Celadon is just one of the beautiful glazes used on Chinese ceramics. The colour is derived from iron and ranges in tone from a greyish green to a sea-green, with the intent to reflect the wide range of greens found in jade. While other colours naturally occurring in jade such as yellow could be used, it is usually from within the green range of colours, high fired and applied to the surface of white porcelain or stoneware.
While the name "celadon" stands for the pale green to greyish-green glaze used to coat the classic pottery of China, today this term denotes the ceramic itself.
A celadon type was first produced in China about 3500 years ago, but it was not until the Eastern Han Dynasty (25 to 220 AD) that what is considered true Chinese celadon, first appeared.
Over the centuries, the art of celadon would travel to other countries in Asia. Korea, Japan and Thailand also have a rich history of celadon ware. As European porcelain makers developed throughout the 18th and 19th centuries, celadon was produced by all the major manufacturers.
We should remember that in 17th century Europe, porcelain was known only by rare examples from China. No one is sure of the real story behind the name “Celadon” but two, rather romantic accounts survive.
The first entails the French, who were captivated with this new and refined ceramic ware. The story tells of the name being derived from a shepherd, the principal character in a popular 17th century, French, pastoral romance, “L’Astrée” by Honoré d’Urfé (1568 -1625). In this early operatic production, the hero, “Celadon”, a shepherd, was characterized by a pale green cloak and it is supposedly from this cloak that we now identify the Chinese, pale, jade green glaze.
By the way, the French, in fact, not only gave us the name for this colour but also a full range of other sublime Chinese coloured glazes, still used as standards in the West today, to identify the major range of Chinese ceramic colours.
Some of these names will be familiar such as “Famille Jaune” or the yellow family of glazes in which yellow is the predominant colour. “Famille Noir”, the black family of coloured glazes, “Famille Rose”, denoting the pink family of colours and “Famille Verte”, the green range of glazes.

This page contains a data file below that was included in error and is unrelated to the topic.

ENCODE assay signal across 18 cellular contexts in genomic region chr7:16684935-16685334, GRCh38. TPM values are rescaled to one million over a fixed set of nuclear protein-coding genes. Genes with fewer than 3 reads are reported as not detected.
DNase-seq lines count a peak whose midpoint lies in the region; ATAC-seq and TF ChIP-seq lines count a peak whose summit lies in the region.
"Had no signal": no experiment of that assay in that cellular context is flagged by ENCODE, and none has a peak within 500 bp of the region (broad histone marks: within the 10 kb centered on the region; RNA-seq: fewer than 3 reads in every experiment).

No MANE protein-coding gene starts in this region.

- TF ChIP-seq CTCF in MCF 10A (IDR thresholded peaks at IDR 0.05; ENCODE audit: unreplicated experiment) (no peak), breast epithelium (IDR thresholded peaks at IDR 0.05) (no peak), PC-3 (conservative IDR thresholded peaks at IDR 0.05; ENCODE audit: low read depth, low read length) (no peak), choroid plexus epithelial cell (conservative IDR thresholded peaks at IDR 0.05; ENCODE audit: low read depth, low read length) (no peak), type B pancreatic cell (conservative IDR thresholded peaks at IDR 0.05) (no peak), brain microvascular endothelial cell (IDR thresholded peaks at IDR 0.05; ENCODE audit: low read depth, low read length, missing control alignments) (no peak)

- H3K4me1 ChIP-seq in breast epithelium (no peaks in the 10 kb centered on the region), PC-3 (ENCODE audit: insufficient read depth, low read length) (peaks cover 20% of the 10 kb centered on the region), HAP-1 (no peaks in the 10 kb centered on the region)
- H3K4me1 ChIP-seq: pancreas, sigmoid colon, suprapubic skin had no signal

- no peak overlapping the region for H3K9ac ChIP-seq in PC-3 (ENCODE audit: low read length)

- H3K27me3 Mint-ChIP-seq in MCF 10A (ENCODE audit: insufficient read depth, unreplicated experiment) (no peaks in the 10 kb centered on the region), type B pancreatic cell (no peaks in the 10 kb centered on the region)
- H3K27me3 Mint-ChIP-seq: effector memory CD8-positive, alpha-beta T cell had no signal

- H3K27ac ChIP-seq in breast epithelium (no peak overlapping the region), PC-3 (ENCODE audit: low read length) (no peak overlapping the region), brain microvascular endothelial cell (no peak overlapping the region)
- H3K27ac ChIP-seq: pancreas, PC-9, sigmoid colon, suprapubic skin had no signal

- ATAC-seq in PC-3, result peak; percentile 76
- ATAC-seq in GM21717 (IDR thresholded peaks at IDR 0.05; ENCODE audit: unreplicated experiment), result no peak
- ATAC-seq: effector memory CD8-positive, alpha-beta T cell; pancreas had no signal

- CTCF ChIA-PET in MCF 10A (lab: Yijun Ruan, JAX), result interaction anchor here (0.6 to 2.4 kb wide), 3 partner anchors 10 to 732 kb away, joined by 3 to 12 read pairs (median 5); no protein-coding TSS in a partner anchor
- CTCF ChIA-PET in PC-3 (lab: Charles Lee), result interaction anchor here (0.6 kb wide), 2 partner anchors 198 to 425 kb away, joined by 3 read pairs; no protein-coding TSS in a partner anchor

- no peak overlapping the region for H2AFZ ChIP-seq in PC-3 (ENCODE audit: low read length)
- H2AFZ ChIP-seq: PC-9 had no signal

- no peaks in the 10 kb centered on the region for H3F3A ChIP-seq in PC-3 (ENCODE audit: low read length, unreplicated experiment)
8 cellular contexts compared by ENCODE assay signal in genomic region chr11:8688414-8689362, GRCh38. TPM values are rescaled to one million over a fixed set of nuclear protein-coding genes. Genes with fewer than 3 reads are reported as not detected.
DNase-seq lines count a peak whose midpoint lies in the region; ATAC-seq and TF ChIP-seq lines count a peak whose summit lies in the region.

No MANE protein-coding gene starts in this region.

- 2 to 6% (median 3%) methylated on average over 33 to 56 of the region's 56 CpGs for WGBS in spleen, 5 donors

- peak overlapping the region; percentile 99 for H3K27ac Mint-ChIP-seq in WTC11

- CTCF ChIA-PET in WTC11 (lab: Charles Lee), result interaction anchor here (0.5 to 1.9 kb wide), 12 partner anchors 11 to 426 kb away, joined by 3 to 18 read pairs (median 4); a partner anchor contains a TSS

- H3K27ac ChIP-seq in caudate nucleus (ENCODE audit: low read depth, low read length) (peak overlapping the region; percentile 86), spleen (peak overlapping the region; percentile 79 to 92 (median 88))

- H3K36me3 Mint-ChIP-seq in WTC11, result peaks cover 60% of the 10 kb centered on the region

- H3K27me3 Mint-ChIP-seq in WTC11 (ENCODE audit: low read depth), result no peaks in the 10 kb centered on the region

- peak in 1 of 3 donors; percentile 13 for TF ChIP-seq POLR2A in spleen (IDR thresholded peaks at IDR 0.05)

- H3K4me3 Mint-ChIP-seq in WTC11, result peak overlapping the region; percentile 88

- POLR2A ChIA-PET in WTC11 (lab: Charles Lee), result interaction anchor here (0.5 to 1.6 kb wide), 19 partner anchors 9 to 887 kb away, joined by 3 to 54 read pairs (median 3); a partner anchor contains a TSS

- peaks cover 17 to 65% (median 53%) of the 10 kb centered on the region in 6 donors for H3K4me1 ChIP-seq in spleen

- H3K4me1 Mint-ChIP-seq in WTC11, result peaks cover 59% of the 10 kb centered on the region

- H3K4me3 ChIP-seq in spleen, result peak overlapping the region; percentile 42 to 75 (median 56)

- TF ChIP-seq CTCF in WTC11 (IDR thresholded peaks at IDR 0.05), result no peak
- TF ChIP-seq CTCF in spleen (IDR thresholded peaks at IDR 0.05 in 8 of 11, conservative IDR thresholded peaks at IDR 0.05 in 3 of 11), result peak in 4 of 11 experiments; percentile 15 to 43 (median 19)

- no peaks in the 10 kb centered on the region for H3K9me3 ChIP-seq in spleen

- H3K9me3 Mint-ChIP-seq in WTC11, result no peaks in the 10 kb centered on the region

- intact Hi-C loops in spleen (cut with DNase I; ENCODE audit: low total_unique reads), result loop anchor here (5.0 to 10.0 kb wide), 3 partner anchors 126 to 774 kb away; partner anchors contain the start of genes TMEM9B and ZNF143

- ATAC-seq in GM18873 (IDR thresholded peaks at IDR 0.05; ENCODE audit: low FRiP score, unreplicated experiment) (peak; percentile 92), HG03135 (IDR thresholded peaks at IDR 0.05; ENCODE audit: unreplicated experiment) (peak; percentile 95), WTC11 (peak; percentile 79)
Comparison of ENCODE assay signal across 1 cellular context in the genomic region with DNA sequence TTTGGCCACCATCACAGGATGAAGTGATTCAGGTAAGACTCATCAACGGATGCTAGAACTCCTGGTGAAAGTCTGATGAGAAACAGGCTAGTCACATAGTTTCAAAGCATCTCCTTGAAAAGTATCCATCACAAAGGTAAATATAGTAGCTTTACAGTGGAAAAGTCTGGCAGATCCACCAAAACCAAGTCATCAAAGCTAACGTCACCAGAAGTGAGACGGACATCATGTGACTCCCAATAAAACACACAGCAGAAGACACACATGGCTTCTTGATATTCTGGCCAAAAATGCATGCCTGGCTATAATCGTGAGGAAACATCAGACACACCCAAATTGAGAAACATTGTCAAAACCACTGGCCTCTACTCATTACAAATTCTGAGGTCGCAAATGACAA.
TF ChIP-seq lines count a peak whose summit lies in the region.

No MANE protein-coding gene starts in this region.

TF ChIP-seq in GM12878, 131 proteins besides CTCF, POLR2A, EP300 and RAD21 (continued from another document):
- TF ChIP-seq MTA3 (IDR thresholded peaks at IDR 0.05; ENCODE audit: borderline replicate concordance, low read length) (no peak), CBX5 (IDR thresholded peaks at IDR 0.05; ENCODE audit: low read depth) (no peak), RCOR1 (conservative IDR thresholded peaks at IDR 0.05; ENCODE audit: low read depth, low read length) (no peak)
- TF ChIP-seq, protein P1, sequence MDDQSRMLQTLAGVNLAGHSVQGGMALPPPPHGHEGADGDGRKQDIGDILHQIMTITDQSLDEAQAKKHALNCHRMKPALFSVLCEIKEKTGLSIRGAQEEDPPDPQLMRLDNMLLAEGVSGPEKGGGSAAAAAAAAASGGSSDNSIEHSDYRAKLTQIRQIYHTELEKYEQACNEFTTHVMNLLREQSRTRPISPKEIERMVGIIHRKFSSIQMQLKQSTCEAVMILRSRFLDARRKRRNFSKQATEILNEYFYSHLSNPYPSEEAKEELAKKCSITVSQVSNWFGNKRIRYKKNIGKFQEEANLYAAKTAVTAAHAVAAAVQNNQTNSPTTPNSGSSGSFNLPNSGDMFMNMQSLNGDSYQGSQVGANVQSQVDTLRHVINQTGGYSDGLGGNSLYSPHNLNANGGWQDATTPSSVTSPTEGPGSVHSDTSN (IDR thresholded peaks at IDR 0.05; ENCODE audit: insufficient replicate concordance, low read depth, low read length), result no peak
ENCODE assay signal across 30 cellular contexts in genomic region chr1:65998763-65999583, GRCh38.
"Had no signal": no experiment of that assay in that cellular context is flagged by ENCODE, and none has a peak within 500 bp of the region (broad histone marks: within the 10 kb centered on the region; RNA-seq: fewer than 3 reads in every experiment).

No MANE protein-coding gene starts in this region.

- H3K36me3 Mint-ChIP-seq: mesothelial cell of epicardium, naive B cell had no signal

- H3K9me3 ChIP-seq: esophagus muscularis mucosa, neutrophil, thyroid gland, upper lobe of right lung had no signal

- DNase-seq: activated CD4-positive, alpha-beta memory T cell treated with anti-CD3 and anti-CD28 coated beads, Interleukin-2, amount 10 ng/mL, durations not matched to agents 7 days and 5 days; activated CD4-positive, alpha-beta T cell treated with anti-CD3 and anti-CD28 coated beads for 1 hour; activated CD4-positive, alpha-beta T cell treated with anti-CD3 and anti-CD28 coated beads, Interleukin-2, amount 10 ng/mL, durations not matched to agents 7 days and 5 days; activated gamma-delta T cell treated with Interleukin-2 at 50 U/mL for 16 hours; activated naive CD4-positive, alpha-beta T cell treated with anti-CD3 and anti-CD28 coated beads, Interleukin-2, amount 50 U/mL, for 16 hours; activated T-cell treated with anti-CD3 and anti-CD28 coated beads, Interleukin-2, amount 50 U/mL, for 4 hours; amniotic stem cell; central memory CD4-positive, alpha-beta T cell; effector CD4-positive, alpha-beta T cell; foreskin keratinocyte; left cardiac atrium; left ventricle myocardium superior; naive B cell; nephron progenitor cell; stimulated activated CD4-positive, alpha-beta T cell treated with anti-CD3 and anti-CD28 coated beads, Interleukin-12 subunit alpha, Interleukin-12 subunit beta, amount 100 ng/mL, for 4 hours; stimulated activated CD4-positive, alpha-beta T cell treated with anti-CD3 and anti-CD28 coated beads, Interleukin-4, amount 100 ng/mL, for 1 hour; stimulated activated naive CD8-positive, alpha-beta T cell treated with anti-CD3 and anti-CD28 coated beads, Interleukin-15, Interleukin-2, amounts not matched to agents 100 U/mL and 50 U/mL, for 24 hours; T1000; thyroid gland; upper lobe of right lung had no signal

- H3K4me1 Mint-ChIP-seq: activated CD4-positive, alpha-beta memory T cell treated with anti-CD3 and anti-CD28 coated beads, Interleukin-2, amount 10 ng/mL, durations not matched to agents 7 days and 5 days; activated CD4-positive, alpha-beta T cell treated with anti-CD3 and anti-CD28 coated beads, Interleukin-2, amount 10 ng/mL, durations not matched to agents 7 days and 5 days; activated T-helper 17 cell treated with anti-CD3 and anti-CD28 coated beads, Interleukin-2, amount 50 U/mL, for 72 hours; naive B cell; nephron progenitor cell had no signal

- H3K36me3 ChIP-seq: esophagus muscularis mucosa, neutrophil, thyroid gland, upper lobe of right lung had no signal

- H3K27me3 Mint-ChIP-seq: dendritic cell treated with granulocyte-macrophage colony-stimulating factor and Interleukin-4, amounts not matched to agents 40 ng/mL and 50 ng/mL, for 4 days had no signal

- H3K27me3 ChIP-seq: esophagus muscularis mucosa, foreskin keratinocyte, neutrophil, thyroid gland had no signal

The second story that persists is another romantic tale, this time set in the Middle East. This jade green porcelain was greatly prized throughout the East and we know from court records that in the year 1171 Salah-ed-din (Saladin) Sultan of Egypt, sent as a gift, 40 pieces of this ware to Nur-ed-din, Sultan of Damascus. It is from the name of the Sultan “Salah-ed-din” that the name “Celadon” is said to have been derived.
This version of the two stories is thought to be the most unlikely, however, it really is a case of which story you prefer! However the name originated, the glaze we know as celadon is today still as popular as ever with its elegant, cool, jade green range of colours.
Celadon is also one of the most versatile of colours and is well known to interior designers for its adaptability. It never fights with other colours, but fits in well within a very broad range of colour schemes.
All shades of green are the pervasive colours of the natural world, making green an ideal backdrop in interior design, simply because we are so used to seeing it everywhere, green occupying more space in the light spectrum visible to the human eye than all other colours.
© Antique Lamp Shoppe 2019